More than 80 years after, this remains the most famous home run ever hit by a Chicago Cub. It has a status in baseball lore so secure that it’s one of the most famous home runs hit by anyone.
It might seem difficult to justify a reason. It was a walkoff home run that gave the Cubs a half-game lead during the last week of a tight pennant race. It clinched nothing. There are dozens of similar, surely more important, and totally forgotten home runs scattered throughout the history of the game.
This was a perfect storm of drama, fortunate reportage, and somewhat exaggerated circumstance that has stood the test of time. It defines the undefinable, this is charisma.
On July 19, 1938 the Cubs had a record of 45-36, a lackluster third place standing and a 6½-game deficit in the NL standings. The next day, manager Charlie Grimm was replaced by catcher Gabby Hartnett, then 37 years old and a 17-season major league veteran. The appointment was a surprise, Hartnett had not been considered managerial material. But he impressed, taking the team 44-27 the rest of the way, an 89-63 record overall.
The Pittsburgh Pirates had taken a seemingly secure league lead by midsummer, and were still apparently in command on September 1 with a seven-game advantage.
But the Cubs closed the gap with an amazing September run of 19-3-1. The deficit was 1½ games when the Cubs and Pirates met at Wrigley for a decisive three-game series, September 27-29. The Cubs won the first game, 2-1, behind Dizzy Dean. They now trailed by only one-half game.
Wednesday, September 28, was a gray, gloomy afternoon, 34,465 fans assembled for the crucial game. First pitch was the usual 3 p.m., it was well past 5 p.m. when the ninth inning began, the score tied, 5-5.
By all accounts, plate umpire George Barr announced, after the conclusion of the eighth inning, that play would halt after the ninth, if the score remained even. This was standard operating procedure for games in late September with such a starting time. The contest would have ended a tie, and necessitated a doubleheader the following day. Both teams were duly informed, and Cubs pitcher Charlie Root set the Pirates down in order in the top of the ninth. Pittsburgh reliever Mace Brown retired the first two Cubs, Phil Cavarretta and Carl Reynolds, bringing Hartnett to the plate.
Brown threw a curve for a swinging strike, Hartnett fouled another curve for strike two. Brown, an aggressive pitcher by nature, tried for the quick strikeout, a third curve intended for the outer half. But he hung it, center cut. It was 5:37 p.m. when Hartnett hit it, a drive into the brand-new bleachers, just to the right of the well in left field. There was no doubt about it, from the moment of contact. The Cubs won the game and had the league lead. Fans poured onto the field before Hartnett had half-circled the bases, a scene of near madness ensued.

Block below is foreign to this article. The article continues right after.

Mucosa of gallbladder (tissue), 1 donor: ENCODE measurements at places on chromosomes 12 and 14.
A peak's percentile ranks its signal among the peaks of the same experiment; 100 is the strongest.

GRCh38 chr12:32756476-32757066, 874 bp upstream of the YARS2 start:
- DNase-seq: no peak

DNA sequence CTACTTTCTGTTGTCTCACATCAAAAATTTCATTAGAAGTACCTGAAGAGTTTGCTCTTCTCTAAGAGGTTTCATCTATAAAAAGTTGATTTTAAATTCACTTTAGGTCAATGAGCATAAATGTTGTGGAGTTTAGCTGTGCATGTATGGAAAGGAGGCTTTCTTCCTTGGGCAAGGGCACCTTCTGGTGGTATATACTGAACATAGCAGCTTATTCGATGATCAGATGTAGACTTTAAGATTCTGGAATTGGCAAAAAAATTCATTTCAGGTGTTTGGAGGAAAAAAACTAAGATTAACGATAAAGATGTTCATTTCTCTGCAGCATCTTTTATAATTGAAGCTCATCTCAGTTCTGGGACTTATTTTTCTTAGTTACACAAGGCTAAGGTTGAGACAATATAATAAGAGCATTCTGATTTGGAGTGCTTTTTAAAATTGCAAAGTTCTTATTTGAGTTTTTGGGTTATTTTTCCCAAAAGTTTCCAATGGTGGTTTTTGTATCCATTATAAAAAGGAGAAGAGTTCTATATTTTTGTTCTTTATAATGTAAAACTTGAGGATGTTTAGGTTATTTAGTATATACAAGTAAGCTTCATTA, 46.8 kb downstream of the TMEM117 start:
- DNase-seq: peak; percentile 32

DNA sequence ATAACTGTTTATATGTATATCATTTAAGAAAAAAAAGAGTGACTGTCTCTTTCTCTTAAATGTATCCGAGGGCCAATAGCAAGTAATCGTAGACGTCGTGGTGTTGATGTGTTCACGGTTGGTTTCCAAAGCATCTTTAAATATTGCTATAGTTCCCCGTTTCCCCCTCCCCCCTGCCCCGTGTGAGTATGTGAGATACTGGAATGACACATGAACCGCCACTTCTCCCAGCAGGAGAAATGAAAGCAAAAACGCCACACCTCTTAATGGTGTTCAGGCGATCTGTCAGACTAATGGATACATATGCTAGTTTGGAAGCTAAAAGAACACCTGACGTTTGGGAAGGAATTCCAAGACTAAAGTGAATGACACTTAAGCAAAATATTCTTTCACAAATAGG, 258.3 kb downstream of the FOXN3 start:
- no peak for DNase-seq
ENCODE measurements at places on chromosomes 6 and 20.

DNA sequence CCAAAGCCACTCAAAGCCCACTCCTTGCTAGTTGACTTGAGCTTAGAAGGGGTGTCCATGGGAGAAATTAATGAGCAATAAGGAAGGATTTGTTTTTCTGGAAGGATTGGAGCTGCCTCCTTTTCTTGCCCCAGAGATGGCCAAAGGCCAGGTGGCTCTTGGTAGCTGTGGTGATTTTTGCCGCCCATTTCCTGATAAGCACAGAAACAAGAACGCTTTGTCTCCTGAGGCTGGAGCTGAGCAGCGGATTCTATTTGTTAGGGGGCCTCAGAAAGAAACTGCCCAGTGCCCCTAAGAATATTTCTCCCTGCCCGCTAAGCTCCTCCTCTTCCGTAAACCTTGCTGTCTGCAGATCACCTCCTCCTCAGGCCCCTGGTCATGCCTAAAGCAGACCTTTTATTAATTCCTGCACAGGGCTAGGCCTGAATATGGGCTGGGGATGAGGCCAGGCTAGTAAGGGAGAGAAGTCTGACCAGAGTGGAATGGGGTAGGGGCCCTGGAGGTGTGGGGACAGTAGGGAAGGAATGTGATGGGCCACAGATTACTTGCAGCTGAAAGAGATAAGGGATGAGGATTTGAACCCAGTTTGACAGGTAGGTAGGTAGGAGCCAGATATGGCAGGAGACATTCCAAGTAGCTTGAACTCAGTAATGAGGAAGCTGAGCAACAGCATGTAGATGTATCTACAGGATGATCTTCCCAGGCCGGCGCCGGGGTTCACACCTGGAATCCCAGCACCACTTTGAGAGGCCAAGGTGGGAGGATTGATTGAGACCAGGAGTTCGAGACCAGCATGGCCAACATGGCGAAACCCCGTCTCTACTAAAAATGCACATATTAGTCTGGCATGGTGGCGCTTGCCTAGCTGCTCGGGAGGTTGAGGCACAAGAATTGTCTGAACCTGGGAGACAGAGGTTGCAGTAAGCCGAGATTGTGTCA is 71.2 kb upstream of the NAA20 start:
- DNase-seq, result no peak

And a defining legend had been born. Perhaps the most eloquent, and poignant, account comes from Paul Waner, the great Pirate outfielder, as told in the 1960s to Larry Ritter in The Glory of Their Times:
“I remember it like it just happened. We were playing in Chicago, at Wrigley Field, and the score was tied 5-5, in the bottom of the ninth inning. There were two out, and it was getting dark. If Mace Brown had been able to get Hartnett, the umpires would have to call the game on account of darkness, it would have ended in a tie, we would have kept our half-game lead in first place. In fact, Brown had two strikes on Hartnett. All he needed was one more strike.
But he didn’t get it. Hartnett swung, and the damn ball landed in the left-field seats. I could hardly believe my eyes. The game was over, and I should have run into the clubhouse. But I didn’t. I just stood out there and watched Hartnett circle the bases, and take the lousy pennant with him. I just watched and wondered, sort of objectively, you know, how the devil he could get all the way around to touch home plate.
You see, the crowd was in an uproar, absolutely gone wild. They ran onto the field like a bunch of maniacs, and his teammates and the crowd were mobbing Hartnett, and piling on top of him, and throwing him up in the air, and everything you could think of. I’ve never seen anything like it before or since. So I just stood there in the outfield and stared, like I was sort of somebody else, and wondered what the chances were that he could actually make it all the way around the bases.